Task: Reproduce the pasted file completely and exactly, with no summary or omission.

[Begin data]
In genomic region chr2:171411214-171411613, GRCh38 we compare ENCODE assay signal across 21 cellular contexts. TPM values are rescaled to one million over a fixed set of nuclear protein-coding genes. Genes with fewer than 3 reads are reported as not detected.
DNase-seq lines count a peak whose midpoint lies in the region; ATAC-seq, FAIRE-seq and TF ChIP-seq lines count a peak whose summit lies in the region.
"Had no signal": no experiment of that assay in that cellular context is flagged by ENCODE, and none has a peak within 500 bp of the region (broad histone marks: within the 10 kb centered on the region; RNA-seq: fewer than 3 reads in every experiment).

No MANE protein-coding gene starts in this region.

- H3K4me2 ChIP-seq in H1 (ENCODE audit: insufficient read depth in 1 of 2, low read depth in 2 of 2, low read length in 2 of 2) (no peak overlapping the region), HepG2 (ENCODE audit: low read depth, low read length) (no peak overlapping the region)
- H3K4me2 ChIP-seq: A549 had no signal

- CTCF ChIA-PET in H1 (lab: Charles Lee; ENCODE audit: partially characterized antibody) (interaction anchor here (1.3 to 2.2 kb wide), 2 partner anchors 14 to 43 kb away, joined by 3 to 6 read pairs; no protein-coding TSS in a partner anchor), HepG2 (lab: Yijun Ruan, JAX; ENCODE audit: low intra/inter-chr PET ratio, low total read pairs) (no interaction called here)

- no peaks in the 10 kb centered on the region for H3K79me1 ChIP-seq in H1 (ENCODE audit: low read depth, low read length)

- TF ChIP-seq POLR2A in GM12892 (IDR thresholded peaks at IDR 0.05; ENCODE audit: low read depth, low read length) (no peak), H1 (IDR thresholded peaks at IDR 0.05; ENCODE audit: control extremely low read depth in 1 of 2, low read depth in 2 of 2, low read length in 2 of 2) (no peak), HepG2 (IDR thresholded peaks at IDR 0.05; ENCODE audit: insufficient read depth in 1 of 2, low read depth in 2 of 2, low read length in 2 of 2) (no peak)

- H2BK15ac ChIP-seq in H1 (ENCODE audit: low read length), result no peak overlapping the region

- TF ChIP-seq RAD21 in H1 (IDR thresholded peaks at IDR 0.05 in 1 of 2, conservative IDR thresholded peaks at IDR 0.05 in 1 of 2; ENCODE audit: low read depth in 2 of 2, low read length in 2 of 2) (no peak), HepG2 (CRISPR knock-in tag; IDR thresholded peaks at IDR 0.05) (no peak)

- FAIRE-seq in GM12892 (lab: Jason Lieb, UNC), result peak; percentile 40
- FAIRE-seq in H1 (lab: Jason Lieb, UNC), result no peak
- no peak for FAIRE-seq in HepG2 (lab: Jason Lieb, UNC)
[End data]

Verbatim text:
In genomic region chr2:171411214-171411613, GRCh38 we compare ENCODE assay signal across 21 cellular contexts. TPM values are rescaled to one million over a fixed set of nuclear protein-coding genes. Genes with fewer than 3 reads are reported as not detected.
DNase-seq lines count a peak whose midpoint lies in the region; ATAC-seq, FAIRE-seq and TF ChIP-seq lines count a peak whose summit lies in the region.
"Had no signal": no experiment of that assay in that cellular context is flagged by ENCODE, and none has a peak within 500 bp of the region (broad histone marks: within the 10 kb centered on the region; RNA-seq: fewer than 3 reads in every experiment).

No MANE protein-coding gene starts in this region.

- H3K4me2 ChIP-seq in H1 (ENCODE audit: insufficient read depth in 1 of 2, low read depth in 2 of 2, low read length in 2 of 2) (no peak overlapping the region), HepG2 (ENCODE audit: low read depth, low read length) (no peak overlapping the region)
- H3K4me2 ChIP-seq: A549 had no signal

- CTCF ChIA-PET in H1 (lab: Charles Lee; ENCODE audit: partially characterized antibody) (interaction anchor here (1.3 to 2.2 kb wide), 2 partner anchors 14 to 43 kb away, joined by 3 to 6 read pairs; no protein-coding TSS in a partner anchor), HepG2 (lab: Yijun Ruan, JAX; ENCODE audit: low intra/inter-chr PET ratio, low total read pairs) (no interaction called here)

- no peaks in the 10 kb centered on the region for H3K79me1 ChIP-seq in H1 (ENCODE audit: low read depth, low read length)

- TF ChIP-seq POLR2A in GM12892 (IDR thresholded peaks at IDR 0.05; ENCODE audit: low read depth, low read length) (no peak), H1 (IDR thresholded peaks at IDR 0.05; ENCODE audit: control extremely low read depth in 1 of 2, low read depth in 2 of 2, low read length in 2 of 2) (no peak), HepG2 (IDR thresholded peaks at IDR 0.05; ENCODE audit: insufficient read depth in 1 of 2, low read depth in 2 of 2, low read length in 2 of 2) (no peak)

- H2BK15ac ChIP-seq in H1 (ENCODE audit: low read length), result no peak overlapping the region

- TF ChIP-seq RAD21 in H1 (IDR thresholded peaks at IDR 0.05 in 1 of 2, conservative IDR thresholded peaks at IDR 0.05 in 1 of 2; ENCODE audit: low read depth in 2 of 2, low read length in 2 of 2) (no peak), HepG2 (CRISPR knock-in tag; IDR thresholded peaks at IDR 0.05) (no peak)

- FAIRE-seq in GM12892 (lab: Jason Lieb, UNC), result peak; percentile 40
- FAIRE-seq in H1 (lab: Jason Lieb, UNC), result no peak
- no peak for FAIRE-seq in HepG2 (lab: Jason Lieb, UNC)